My opportunities for writing blog posts are cruelly curtailed at the moment while I try among the other crazy things I do to make a living growing vegetables and to build a house that I’ll have to take down again in 3 years, so apologies for my present intermittency. But I haven’t been altogether absent from the blogosphere – against my better judgement, I got myself involved in another damn golden rice debate on Steve Savage’s blog. This truth I know: don’t debate golden rice with its many ardent fans – the insult to insight quotient will overwhelm you with its toxic magnitude. Still, I might try to derive a few worthwhile lessons from this sorry episode in my next post.

Meanwhile, a much more interesting debate arising from my previous post ensued between Clem Weidenbenner, Ford Denison and myself – at first here on Small Farm Future and then on Ford’s Darwinian Agriculture blog. How refreshing to be able to disagree respectfully with someone and learn from them, in marked contrast to the golden rice brigade… Perhaps one difference lies in debating with actual scientists, who are interested in testing ideas, rather than with people who simply wish to invoke ‘science’ as a magic incantation in support of existing positions. Ah well, more on that next time.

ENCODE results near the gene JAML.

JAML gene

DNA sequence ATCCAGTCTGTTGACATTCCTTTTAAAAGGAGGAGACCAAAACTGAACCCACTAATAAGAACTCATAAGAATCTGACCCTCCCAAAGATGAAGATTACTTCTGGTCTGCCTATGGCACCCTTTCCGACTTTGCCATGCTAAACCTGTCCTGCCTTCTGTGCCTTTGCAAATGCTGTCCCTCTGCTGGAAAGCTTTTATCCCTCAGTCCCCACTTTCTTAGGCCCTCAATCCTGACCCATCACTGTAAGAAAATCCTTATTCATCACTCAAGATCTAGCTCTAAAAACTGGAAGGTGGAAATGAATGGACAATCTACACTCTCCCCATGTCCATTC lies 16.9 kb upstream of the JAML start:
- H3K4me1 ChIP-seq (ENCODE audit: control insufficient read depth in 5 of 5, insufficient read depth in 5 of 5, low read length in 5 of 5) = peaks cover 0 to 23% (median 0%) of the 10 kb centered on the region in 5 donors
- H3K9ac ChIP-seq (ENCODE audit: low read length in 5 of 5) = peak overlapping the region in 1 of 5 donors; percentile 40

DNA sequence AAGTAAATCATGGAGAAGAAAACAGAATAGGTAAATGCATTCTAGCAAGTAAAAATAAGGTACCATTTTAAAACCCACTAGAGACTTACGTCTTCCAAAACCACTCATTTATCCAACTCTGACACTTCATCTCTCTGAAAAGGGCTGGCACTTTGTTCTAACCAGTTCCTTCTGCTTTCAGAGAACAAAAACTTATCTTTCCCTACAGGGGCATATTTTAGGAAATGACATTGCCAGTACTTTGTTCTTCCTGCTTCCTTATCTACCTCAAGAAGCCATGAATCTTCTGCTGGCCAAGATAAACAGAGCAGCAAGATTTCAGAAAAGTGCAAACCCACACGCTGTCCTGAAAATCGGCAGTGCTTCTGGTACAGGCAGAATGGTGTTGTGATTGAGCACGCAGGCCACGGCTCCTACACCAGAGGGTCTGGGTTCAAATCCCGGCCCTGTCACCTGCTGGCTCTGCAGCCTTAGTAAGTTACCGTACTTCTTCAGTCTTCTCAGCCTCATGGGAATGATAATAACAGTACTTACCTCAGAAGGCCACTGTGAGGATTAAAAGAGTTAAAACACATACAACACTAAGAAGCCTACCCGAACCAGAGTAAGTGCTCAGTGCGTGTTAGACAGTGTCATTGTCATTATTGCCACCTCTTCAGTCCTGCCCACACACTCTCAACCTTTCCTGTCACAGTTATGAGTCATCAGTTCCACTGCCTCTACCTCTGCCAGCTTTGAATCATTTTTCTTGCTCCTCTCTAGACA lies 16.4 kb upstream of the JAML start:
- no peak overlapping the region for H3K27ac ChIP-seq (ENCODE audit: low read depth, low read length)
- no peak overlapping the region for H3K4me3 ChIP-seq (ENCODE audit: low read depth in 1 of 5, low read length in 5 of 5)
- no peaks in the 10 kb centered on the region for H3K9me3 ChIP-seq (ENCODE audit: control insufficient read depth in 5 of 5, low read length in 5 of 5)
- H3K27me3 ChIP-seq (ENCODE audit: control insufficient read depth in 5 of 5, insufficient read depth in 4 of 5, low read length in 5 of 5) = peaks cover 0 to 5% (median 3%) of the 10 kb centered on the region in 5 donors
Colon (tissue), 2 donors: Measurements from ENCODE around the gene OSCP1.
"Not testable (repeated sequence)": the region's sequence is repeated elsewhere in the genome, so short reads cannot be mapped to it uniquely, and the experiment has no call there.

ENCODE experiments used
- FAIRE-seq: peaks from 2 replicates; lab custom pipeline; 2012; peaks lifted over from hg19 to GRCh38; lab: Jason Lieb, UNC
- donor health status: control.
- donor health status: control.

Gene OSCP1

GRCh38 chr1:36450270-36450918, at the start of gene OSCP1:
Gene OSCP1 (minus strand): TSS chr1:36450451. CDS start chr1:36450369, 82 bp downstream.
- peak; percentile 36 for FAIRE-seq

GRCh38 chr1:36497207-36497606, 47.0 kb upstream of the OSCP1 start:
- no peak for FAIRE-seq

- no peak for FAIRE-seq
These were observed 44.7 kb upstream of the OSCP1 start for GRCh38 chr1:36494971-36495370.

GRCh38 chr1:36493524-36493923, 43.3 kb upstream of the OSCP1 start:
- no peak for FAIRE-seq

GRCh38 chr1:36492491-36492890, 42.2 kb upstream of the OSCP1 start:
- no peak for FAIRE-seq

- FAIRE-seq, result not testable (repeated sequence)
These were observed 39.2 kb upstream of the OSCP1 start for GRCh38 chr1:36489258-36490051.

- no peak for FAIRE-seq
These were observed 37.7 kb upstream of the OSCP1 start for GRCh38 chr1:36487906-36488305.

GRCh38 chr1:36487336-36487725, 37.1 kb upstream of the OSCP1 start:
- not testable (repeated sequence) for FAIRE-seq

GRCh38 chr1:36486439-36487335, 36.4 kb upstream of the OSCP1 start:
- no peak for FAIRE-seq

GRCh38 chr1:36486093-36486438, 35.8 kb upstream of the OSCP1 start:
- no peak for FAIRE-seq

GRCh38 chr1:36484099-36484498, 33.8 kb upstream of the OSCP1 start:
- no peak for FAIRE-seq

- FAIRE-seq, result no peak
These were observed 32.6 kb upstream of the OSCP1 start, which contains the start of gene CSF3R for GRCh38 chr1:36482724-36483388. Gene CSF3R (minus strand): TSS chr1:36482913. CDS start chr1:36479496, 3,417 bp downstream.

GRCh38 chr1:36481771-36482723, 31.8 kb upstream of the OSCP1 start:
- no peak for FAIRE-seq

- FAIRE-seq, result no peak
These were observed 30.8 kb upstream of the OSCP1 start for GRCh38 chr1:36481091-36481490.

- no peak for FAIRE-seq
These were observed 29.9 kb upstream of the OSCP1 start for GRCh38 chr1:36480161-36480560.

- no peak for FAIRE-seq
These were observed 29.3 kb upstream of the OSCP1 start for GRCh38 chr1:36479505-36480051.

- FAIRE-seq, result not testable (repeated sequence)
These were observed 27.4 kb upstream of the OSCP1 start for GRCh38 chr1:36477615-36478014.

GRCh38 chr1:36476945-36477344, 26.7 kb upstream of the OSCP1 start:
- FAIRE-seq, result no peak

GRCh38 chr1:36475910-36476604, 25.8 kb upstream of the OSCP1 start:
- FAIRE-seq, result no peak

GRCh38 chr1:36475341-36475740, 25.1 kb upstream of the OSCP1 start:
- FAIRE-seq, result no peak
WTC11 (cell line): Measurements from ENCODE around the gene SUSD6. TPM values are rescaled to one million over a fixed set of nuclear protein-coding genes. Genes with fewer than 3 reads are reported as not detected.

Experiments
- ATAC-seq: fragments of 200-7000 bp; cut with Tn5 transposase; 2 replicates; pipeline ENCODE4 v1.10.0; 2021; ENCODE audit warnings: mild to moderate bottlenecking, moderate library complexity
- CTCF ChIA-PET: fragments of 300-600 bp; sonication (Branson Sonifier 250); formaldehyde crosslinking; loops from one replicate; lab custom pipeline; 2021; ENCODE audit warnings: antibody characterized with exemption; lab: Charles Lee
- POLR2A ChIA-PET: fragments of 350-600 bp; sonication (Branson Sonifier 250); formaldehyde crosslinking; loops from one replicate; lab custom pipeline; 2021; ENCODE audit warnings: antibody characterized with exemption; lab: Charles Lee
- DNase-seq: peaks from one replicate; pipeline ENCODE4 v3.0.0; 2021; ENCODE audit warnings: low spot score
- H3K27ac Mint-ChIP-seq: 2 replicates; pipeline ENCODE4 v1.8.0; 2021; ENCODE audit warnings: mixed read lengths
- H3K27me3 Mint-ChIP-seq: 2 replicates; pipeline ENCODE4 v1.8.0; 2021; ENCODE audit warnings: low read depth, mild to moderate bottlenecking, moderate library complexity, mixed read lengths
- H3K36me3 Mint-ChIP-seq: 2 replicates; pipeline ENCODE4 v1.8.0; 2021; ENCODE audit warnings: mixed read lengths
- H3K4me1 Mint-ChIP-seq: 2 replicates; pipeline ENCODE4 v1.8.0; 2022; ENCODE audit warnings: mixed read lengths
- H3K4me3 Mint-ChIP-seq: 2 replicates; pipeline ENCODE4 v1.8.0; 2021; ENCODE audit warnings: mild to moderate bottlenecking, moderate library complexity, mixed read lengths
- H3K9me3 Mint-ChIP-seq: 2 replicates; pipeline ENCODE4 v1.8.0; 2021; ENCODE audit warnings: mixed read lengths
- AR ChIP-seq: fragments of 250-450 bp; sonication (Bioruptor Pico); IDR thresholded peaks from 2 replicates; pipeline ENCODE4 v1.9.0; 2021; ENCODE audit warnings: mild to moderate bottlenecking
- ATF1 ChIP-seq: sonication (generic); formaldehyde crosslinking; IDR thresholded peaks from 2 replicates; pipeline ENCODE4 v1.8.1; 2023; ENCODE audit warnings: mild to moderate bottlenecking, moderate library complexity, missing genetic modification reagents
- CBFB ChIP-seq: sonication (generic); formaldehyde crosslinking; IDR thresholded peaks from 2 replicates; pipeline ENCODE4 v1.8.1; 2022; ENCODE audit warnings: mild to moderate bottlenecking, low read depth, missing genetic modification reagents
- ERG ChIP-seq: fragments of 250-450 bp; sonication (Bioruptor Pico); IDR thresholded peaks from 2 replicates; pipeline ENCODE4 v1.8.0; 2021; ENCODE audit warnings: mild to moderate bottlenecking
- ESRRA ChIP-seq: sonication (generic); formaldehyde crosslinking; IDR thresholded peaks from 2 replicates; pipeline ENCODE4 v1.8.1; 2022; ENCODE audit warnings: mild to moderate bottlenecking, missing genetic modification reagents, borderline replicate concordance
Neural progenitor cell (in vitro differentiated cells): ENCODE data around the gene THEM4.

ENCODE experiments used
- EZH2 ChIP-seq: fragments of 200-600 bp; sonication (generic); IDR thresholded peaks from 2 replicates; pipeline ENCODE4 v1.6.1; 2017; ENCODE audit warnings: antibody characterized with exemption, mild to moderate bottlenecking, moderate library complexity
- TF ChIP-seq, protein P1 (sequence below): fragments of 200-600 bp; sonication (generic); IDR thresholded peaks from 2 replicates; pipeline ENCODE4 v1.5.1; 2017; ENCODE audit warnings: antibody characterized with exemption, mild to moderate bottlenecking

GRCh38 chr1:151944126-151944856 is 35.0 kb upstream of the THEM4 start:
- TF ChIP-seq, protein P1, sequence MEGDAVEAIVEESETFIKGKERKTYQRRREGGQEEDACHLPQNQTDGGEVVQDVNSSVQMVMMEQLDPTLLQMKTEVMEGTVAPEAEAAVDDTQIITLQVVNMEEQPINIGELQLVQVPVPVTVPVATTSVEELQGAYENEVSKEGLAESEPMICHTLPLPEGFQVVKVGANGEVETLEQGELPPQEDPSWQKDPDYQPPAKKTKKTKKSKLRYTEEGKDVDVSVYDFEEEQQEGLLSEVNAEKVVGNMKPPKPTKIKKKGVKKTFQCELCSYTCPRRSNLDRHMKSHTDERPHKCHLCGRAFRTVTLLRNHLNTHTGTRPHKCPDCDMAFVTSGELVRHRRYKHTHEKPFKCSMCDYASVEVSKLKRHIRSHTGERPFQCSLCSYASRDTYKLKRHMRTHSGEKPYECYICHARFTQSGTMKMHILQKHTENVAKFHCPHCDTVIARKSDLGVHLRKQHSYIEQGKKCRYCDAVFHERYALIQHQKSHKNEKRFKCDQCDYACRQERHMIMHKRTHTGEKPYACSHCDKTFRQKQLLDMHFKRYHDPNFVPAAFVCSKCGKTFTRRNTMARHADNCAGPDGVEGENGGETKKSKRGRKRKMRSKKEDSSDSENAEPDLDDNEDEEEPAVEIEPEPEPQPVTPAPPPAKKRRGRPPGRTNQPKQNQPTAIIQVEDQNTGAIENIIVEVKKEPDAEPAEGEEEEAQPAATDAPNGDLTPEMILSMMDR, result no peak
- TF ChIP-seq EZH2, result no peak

Anyway, time I think for one last walkabout around the theme I’ve been exploring these last two blog posts, for I feel I’ve not yet answered the question Patrick Whitefield posed after my first post – what’s a ‘good’ ecosystem, and what’s a ‘bad’ one?

To be honest, I’m not sure I can answer that, and I’m happy to let the conservationists and ecologists fight it out over the metaphors of flux and balance as applied to wild ecosystems, so long as they don’t go to town on either of them too much, as I previously argued. Consider, for example, this tale told by a friend of mine, who recently had a visit from what he called the ‘Himalayan Balsam Police’ – a local voluntary group of balsam-bashers who informed him that he had too much of the noxious exotic on his land, and threatened to report him to the authorities when he asked them to leave a few plants untouched for his bees. This doubtless exemplifies the problem pointed up by Emma Marris’s ‘everything grows’ critique. It also encapsulates the best and worst of Britain – the proliferation of voluntary groups and the concern for the environment are definite strengths, whereas an unhealthy obsession with the authenticity of the past, the evils of foreigners and ready recourse to higher powers go firmly on the debit side.